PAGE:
Strangers in a Strange Land
Anna Kuta, ReligionToday.com Editor
“If the world hates you, you know that it hated Me before it hated you. If you were of the world, the world would love its own. Yet because you are not of the world, but I chose you out of the world, therefore the world hates you” (John 15:18-19).
Last fall, I took a road trip with some friends to watch our college football team, the Richmond Spiders, take on in-state rival James Madison University. Our team was 3 and 1 at that point in the season, and our only loss had come from a nailbiter the week before, so we were pretty confident as we set out that morning. It was a gorgeous day for football and we’d managed to get some of the very last tickets before the game sold out, so we were quite proud of ourselves and excited for what seemed like it would be an extremely successful trip.
However, it wasn’t long before things started going downhill. We took a wrong turn and ended up circling the entire town of Harrisonburg twice. An hour and a half later, we finally got to the stadium gates just as the game started, but as we started climbing the bleachers to our seats, we began to realize we were the only ones in sight wearing Richmond red and blue. Turns out our tickets we were so proud of were not in the Richmond fan section, as we thought, but the reject seats on the complete opposite corner of the field. We felt like the enemy as we took our seats smack in the middle of a sea of yellow and purple, but that wasn’t going to deter us from still cheering on a victory.
When Richmond made a touchdown right away for the game’s first points, things seemed to be looking great (besides the dirty looks we got). Unfortunately, that was as good as it got. We didn’t score again for the rest of the game. JMU piled on touchdown, touchdown, field goal, touchdown … and with each point my friends and I sat a little more dejectedly in our seats. Someone threw yellow streamers and paper airplanes at us, and then it started pouring rain. It finally ended and we left the stadium soaking wet and miserable. But the ordeal wasn’t quite over yet. We started walking back to our car, got heckled, decided against walking in the rain among hecklers, got on a shuttle, and proceeded to get heckled for the next half hour we were stuck in traffic. When we finally got back to the car, all we could do was grumble a little bit and shake our heads.
We can laugh about that disaster of a day now, but it certainly wasn’t very funny at the time. Maybe you’ve had a similar experience at a sporting event, or you can identify with the same feeling of being unwelcome in a different situation. Have you ever faced similar hostility for your faith? Even though you and I might never experience anything close to the extreme suffering that many believers around the world face, we all have times when we feel out of place or downright vilified because of our faith.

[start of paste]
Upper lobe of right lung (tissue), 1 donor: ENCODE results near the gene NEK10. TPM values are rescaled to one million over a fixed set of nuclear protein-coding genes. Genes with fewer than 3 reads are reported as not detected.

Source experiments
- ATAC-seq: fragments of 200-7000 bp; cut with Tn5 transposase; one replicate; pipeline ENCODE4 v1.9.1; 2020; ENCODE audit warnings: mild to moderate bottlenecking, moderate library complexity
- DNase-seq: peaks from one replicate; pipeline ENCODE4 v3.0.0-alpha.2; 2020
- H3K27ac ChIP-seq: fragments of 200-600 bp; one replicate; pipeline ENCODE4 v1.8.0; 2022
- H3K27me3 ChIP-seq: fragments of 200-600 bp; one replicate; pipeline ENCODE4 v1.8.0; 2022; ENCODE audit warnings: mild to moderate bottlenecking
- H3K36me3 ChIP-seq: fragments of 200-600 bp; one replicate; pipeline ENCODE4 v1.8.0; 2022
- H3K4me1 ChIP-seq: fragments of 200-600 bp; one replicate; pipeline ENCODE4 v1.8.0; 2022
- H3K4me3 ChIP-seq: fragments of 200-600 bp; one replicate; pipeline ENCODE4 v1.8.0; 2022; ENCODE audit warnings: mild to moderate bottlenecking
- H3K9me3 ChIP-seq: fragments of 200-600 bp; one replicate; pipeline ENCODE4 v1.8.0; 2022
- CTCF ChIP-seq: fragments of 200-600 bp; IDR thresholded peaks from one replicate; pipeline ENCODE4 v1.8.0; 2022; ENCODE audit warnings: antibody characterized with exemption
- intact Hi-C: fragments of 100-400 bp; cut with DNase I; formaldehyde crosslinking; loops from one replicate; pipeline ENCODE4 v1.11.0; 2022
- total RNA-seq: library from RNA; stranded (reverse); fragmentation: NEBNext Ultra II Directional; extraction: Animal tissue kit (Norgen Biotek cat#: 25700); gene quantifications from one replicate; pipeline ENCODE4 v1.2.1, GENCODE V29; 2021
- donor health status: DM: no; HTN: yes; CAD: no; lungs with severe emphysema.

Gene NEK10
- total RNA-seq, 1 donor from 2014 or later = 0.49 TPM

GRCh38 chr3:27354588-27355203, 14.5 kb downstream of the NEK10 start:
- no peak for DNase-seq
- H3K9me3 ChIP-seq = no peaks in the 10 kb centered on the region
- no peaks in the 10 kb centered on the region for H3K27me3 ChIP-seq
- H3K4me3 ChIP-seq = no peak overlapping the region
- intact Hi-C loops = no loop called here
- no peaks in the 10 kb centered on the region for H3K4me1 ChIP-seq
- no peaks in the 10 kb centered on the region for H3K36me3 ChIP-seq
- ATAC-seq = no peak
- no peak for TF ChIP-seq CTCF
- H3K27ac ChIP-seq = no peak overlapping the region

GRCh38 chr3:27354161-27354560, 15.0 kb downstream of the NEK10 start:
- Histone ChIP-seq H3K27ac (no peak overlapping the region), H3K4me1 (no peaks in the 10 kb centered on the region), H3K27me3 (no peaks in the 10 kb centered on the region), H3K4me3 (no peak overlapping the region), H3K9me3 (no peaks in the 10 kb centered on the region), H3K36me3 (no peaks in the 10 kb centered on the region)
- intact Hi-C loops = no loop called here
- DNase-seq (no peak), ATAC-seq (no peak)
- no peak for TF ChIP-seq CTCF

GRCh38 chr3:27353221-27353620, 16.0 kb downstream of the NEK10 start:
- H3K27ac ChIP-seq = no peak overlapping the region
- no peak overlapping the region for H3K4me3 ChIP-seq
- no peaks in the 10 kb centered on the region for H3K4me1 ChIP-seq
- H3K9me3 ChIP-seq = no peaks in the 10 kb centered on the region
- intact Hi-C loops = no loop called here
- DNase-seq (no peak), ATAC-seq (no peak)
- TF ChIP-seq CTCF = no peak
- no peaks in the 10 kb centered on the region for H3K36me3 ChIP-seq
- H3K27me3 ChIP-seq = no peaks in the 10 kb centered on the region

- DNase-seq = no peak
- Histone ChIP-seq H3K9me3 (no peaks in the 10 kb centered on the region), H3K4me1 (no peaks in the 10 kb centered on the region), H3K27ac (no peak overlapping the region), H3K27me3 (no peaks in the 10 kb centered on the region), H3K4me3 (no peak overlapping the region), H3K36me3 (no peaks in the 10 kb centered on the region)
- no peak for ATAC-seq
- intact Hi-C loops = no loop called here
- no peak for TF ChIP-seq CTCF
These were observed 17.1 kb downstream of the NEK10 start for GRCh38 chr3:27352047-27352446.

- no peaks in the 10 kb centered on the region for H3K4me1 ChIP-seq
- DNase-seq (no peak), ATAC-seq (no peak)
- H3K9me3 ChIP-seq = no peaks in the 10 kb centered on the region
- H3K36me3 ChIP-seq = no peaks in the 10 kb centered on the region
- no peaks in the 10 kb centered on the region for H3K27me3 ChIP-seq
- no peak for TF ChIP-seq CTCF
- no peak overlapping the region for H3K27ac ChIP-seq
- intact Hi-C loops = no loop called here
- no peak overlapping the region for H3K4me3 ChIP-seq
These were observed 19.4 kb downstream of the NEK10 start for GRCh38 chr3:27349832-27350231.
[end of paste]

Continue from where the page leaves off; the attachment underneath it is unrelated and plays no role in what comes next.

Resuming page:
As Christians, we are “strangers and aliens” in a world of unbelievers, as Peter says in 1 Peter 2:11. The older I get, the more keenly aware I am that I don’t think like them, that I don’t have the same desires, motivations and passions. The more I grow in my faith, the more different I feel from many people I come in contact with, and the more open I am about my faith, the more that difference becomes tangible. We are called to be set apart, yet we are in the world for a reason: to share Jesus. It’s often not received with open arms, but it’s what we are commanded to do as followers of Christ.
Like Jesus says in John 15:18, it’s not always going to be easy. If you belonged to the world, it would love you as its own, He says. But when we accept Christ and enter into a relationship with Him, He chooses us out of the world. Like my friends and I felt when we were surrounded by fans of an opposing team, so we as Christians will never feel “at home” in this world. Yes, we’ll face opposition, but Jesus Himself said it’s a badge of the Christian faith and a sign that we belong to Him. In answering His call to reject worldly conformity, we can truly make an impact by being an example for Jesus.
Intersecting Faith & Life: It’s not easy living a life of Jesus’ high calling, and the way we’re treated by the world can be plain discouraging at times. Pray for God to help you desire to be more like Him and to give you strength to stand up against opposition.
1 Peter 2:11-12